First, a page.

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    CORPORATE MANSLAUGHTER SENTENCING

    Guideline on sentencing Corporate Manslaughter offences published

    The Sentencing Guidelines Council has published the final sentencing Consultation Guideline on the Corporate Manslaugher and Corporate Homicide Act 2007 (CMCH).

    The Council is recommending that fines for convicted organisations “may be measured in millions of pounds and should seldom be below £500,000”.

    Convicted organisations can also anticipate publicity orders with potentially disastrous effects on a business. The first prosecution under the CMCH Act act will be heard in February 2010. 

    The consulation period ends on 5th January 2010 and the final Guideline is expected to be published soon after. The Guideline also deals with factors affecting seriousness and mitigation.

    Factors likely to affect seriousness

    Seriousness should ordinarily be assessed first by asking:

    1. Forseeability: how foreseeable was serious injury? The more foreseeable it was, the graver usually will be the offence.
    2. Scale: how far short of the applicable standard did the defendant fall?
    3. Frequency: how common is this kind of breach in this organisation? An isolated breach is likely to be significantly less serious than one which is endemic.
    4. Scope: how far up the organisation does the breach go? Usually, the higher up the responsibility for the breach, the more serious the offence

    Other factors likely to aggravate the offence (the list is not exhaustive):

    • Number of deaths: more than one death, or very grave personal injury in addition to death;
    • Previous warnings: failure to heed warnings or advice, whether from officials such as the Inspectorate, or by employees, or by other persons;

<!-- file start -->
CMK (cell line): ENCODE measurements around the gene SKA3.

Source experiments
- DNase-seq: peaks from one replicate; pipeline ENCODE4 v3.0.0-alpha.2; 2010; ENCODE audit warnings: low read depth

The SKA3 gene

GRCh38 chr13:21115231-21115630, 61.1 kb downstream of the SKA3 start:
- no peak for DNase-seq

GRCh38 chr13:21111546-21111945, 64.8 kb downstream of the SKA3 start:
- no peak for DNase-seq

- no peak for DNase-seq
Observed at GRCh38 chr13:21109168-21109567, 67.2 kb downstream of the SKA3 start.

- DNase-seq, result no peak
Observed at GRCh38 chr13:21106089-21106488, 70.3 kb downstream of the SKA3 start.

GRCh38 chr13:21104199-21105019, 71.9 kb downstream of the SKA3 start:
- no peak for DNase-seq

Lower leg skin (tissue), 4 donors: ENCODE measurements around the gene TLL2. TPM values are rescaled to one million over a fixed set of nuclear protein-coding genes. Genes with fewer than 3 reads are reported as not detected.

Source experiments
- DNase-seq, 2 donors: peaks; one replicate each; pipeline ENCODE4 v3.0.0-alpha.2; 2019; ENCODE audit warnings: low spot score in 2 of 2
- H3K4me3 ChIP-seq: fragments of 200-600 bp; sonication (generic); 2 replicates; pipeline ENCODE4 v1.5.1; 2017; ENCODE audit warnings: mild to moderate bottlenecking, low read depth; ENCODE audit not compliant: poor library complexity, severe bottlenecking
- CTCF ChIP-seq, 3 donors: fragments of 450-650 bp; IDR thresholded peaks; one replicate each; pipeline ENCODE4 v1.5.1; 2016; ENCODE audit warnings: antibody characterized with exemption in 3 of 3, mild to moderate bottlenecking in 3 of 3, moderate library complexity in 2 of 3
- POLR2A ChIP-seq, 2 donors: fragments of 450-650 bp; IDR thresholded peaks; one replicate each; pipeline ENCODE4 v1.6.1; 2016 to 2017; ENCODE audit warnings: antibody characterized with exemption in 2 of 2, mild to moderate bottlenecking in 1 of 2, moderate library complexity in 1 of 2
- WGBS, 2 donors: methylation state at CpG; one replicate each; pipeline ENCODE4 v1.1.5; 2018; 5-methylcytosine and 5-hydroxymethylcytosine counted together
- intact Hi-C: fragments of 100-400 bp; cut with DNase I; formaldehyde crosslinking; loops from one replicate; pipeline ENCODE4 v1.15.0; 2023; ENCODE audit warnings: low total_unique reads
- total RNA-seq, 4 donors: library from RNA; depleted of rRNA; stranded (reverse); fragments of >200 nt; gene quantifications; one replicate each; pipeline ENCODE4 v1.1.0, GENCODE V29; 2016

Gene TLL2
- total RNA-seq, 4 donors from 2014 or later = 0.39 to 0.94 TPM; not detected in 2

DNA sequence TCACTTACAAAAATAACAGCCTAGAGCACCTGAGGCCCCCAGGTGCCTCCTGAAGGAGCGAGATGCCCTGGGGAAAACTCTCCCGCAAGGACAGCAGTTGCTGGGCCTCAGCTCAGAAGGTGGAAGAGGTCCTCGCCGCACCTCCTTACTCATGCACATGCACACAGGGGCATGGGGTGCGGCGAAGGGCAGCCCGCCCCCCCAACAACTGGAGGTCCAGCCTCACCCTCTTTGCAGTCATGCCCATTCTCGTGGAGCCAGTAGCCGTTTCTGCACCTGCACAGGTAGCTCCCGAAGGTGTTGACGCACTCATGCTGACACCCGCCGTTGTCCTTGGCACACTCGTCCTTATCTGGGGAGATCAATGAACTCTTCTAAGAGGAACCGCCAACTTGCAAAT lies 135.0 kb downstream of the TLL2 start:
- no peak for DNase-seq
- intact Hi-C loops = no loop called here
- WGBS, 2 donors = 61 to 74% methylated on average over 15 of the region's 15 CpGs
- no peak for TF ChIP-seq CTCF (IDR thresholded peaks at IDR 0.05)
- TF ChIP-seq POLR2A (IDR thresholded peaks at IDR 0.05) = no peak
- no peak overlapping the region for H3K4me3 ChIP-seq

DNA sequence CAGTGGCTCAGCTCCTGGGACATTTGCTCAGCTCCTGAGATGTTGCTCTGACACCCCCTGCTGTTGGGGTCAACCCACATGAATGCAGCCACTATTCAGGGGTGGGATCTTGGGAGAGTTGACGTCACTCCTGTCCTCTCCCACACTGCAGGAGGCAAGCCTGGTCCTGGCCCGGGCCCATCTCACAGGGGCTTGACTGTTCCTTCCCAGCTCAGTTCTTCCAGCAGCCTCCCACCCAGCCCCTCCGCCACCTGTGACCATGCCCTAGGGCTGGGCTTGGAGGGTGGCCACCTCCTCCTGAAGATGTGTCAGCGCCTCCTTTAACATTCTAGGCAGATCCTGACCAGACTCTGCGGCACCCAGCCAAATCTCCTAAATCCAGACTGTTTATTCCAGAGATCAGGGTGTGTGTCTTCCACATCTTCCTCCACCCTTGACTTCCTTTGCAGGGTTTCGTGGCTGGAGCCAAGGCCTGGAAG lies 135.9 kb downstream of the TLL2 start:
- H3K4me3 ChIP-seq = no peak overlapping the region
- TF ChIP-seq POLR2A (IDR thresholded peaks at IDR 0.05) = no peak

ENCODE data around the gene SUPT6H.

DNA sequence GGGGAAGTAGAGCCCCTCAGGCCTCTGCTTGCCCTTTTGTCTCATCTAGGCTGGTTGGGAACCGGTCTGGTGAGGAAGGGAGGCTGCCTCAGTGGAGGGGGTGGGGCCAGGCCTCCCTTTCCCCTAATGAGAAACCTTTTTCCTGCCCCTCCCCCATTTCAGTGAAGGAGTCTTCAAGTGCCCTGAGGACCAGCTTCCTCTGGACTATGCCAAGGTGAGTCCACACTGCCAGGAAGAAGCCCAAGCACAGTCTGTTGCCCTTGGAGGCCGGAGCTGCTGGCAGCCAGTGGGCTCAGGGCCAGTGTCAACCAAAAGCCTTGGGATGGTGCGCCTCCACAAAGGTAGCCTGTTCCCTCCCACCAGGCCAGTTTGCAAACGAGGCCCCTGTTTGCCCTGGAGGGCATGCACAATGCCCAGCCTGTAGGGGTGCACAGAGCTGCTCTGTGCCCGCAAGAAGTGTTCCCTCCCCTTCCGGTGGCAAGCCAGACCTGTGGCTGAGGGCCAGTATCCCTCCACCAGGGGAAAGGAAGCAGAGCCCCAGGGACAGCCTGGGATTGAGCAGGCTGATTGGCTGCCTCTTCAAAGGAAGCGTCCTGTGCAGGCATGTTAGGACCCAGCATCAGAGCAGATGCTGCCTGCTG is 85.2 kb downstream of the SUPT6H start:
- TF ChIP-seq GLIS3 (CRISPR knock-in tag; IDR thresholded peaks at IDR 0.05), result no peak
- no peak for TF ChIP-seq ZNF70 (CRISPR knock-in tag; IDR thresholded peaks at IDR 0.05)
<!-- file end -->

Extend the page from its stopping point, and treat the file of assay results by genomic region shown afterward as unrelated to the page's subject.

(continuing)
• Motivation: cost-cutting at the expense of safety;
    • Intentions: deliberate failure to obtain or comply with relevant licences, at least where the process of licensing involves some degree of control, assessment or observation by independent authorities with a safety responsibility;
    • Victim: injury to vulnerable persons.

    Factors likely to afford mitigation:

    1. Acceptance: a prompt acceptance of responsibility;
    2. Cooperation: a high level of co-operation with the investigation, beyond that which will always be expected;
    3. Prevention: genuine efforts to remedy the defect;
    4. Record: a good safety record;
    5. Attitude: a responsible attitude to safety, such as the commissioning of expert advice or the consultation of employees or others affected by the organisation’s activities

    Comment: The scale of fines under the CMCH Act has attracted most press attention. However, organisations should take as much cognisance of the factors in the Guideline that affect the ‘seriousness’ of an offence. These factors will no doubt be considered by the Police and Crown Prosecution Service when deciding on the strength of any potential breach. 

    A renewed focus on effective preventive action, and minimising exposure to the seriouness factors above, are the best ways avoid a tragic workplace death and subsequent damaging prosecution under the CMCH Act.

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